SOME BASIC CONCEPTS AND TERMS
More than 20 million people undergo surgery every year in the United States alone. Historically, surgery was considered extremely dangerous, in part because of the risks associated with the surgery itself (bleeding, infection), and in part because of the risks of anesthesia. Because of safety advances in both of these fields, surgeries today are extremely safe, and anesthesia-related deaths are rare.1 Advances in surgery, anesthesia, and postoperative care have led to major declines in surgical mortality.2
Nevertheless, a number of troubling surgical safety issues persist. This chapter will address some of the more problematic issues directly related to surgery: anesthesia-related safety complications, wrong-site and wrong-patient surgery, retained foreign bodies, and surgical fires. The chapter will conclude with a brief discussion of nonsurgical procedural safety.
Of course, the field of surgery is not immune to medication errors (Chapter 4), diagnostic errors (Chapter 6), teamwork and communication errors (Chapter 9), and nosocomial infections, including surgical site infections (Chapter 10). These issues are covered in their respective chapters, although some elements that are more specific to surgery—such as the use of the surgical checklist—will be touched on here.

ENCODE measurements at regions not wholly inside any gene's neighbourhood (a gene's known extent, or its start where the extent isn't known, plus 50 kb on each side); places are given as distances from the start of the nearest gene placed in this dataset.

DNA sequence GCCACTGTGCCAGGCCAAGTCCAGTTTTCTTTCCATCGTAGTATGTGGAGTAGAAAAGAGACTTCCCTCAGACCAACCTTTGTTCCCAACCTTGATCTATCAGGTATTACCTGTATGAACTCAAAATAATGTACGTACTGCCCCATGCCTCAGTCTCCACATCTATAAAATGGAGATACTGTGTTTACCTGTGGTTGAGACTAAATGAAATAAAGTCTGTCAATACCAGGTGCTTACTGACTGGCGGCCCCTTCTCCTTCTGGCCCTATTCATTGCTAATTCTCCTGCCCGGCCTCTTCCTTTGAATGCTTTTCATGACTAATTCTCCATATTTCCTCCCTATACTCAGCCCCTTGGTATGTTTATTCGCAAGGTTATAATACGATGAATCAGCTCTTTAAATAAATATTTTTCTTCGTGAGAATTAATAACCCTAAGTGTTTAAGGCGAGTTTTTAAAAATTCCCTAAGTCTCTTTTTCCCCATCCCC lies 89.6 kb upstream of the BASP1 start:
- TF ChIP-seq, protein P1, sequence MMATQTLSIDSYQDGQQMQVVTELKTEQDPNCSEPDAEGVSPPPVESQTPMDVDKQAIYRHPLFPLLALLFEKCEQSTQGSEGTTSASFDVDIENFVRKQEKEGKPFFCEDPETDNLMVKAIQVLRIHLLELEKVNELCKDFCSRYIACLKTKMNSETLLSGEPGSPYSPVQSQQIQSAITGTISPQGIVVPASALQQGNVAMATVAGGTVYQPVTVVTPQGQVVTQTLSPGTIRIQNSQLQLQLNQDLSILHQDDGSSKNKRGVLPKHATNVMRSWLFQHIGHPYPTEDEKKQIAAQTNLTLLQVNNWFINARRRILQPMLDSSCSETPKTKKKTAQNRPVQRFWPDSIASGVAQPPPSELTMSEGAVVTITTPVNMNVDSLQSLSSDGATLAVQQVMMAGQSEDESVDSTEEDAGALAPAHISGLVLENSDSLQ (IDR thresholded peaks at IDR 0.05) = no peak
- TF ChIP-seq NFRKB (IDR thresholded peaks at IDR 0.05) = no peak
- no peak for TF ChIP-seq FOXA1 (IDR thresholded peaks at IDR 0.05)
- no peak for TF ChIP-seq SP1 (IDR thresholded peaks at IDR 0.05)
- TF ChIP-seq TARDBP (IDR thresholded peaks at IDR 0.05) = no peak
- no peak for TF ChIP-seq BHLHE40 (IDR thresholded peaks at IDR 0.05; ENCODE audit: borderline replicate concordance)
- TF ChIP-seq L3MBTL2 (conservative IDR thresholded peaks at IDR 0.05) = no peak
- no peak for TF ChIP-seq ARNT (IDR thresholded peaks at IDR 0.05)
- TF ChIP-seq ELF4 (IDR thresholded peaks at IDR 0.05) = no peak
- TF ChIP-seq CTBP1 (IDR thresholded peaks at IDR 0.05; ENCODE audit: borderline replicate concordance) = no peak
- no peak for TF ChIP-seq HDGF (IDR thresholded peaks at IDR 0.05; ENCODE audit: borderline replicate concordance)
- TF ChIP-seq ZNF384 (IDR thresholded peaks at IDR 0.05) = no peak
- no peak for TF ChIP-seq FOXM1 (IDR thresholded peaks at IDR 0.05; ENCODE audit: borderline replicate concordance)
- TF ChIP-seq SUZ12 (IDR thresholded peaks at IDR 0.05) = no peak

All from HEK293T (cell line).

As with medication errors, in which problems from the intervention are grouped under a broad term (“adverse drug events”) that includes both errors and side effects (Chapter 4), some surgical complications occur despite impeccable care, while others are caused by errors. Surgeries account for a relatively high percentage of both adverse events and preventable adverse events. For example, one of the major chart review studies of adverse events (the Utah–Colorado study) found that 45% of all adverse events were in surgical patients; of these, 17% resulted from negligence and 17% led to permanent disability. Looked at another way, 3% of patients who underwent an operation suffered an adverse event, and half of these were preventable.3 Another systematic review estimates that about 1 in 20 surgical patients experiences a preventable adverse event, most of which were related to perioperative care.4
The field of surgery has always taken safety extremely seriously. In the early twentieth century, Boston surgeon Ernest Codman was among the first people in healthcare to measure complications of care and approach them scientifically. Codman's “End-Result Hospital”—following every patient for evidence of errors in treatment and disseminating the results of this inquiry—was both revolutionary and highly controversial5–7 (Appendix III). Nevertheless, in 1918 the American College of Surgeons began inspecting hospitals, an effort that foreshadowed the Joint Commission (Chapter 20). Dr. Lucian Leape, a pediatric surgeon, is largely responsible for bringing the issue of patient safety to the fore of medical practice.8,9 In addition, the field of surgery has pioneered the use of comparative data (most prominently in the form of the National Surgical Quality Improvement Program...